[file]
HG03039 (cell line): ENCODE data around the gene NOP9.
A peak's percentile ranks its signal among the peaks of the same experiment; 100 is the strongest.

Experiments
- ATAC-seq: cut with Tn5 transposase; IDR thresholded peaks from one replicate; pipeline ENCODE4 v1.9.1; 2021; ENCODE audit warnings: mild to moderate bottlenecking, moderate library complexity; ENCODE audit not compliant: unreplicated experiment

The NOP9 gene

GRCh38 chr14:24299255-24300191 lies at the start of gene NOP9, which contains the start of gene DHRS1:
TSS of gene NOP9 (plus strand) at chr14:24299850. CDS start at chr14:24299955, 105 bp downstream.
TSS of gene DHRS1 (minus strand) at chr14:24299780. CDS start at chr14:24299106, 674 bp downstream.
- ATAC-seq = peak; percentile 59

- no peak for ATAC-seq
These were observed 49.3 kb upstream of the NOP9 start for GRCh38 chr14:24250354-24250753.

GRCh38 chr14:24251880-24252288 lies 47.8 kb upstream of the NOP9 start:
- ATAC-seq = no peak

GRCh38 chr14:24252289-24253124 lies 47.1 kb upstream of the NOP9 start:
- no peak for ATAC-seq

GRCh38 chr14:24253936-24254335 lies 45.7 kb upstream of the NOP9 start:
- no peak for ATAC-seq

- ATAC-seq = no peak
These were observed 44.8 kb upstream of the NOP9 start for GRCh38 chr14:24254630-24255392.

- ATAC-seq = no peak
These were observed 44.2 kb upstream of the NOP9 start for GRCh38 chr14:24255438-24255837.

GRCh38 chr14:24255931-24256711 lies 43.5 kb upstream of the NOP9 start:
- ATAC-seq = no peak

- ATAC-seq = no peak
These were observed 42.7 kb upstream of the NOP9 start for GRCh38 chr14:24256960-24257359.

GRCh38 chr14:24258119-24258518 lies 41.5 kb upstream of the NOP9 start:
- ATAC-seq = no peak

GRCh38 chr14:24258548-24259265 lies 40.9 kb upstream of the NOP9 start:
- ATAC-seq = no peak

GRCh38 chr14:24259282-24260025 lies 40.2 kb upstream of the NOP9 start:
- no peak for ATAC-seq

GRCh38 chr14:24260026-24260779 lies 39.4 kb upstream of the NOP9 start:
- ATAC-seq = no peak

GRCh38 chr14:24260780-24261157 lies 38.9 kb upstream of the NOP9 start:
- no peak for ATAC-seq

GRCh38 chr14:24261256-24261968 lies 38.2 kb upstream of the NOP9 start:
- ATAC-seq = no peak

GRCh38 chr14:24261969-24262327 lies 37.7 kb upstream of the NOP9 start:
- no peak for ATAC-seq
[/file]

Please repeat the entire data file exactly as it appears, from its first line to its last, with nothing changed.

HG03039 (cell line): ENCODE data around the gene NOP9.
A peak's percentile ranks its signal among the peaks of the same experiment; 100 is the strongest.

Experiments
- ATAC-seq: cut with Tn5 transposase; IDR thresholded peaks from one replicate; pipeline ENCODE4 v1.9.1; 2021; ENCODE audit warnings: mild to moderate bottlenecking, moderate library complexity; ENCODE audit not compliant: unreplicated experiment

The NOP9 gene

GRCh38 chr14:24299255-24300191 lies at the start of gene NOP9, which contains the start of gene DHRS1:
TSS of gene NOP9 (plus strand) at chr14:24299850. CDS start at chr14:24299955, 105 bp downstream.
TSS of gene DHRS1 (minus strand) at chr14:24299780. CDS start at chr14:24299106, 674 bp downstream.
- ATAC-seq = peak; percentile 59

- no peak for ATAC-seq
These were observed 49.3 kb upstream of the NOP9 start for GRCh38 chr14:24250354-24250753.

GRCh38 chr14:24251880-24252288 lies 47.8 kb upstream of the NOP9 start:
- ATAC-seq = no peak

GRCh38 chr14:24252289-24253124 lies 47.1 kb upstream of the NOP9 start:
- no peak for ATAC-seq

GRCh38 chr14:24253936-24254335 lies 45.7 kb upstream of the NOP9 start:
- no peak for ATAC-seq

- ATAC-seq = no peak
These were observed 44.8 kb upstream of the NOP9 start for GRCh38 chr14:24254630-24255392.

- ATAC-seq = no peak
These were observed 44.2 kb upstream of the NOP9 start for GRCh38 chr14:24255438-24255837.

GRCh38 chr14:24255931-24256711 lies 43.5 kb upstream of the NOP9 start:
- ATAC-seq = no peak

- ATAC-seq = no peak
These were observed 42.7 kb upstream of the NOP9 start for GRCh38 chr14:24256960-24257359.

GRCh38 chr14:24258119-24258518 lies 41.5 kb upstream of the NOP9 start:
- ATAC-seq = no peak

GRCh38 chr14:24258548-24259265 lies 40.9 kb upstream of the NOP9 start:
- ATAC-seq = no peak

GRCh38 chr14:24259282-24260025 lies 40.2 kb upstream of the NOP9 start:
- no peak for ATAC-seq

GRCh38 chr14:24260026-24260779 lies 39.4 kb upstream of the NOP9 start:
- ATAC-seq = no peak

GRCh38 chr14:24260780-24261157 lies 38.9 kb upstream of the NOP9 start:
- no peak for ATAC-seq

GRCh38 chr14:24261256-24261968 lies 38.2 kb upstream of the NOP9 start:
- ATAC-seq = no peak

GRCh38 chr14:24261969-24262327 lies 37.7 kb upstream of the NOP9 start:
- no peak for ATAC-seq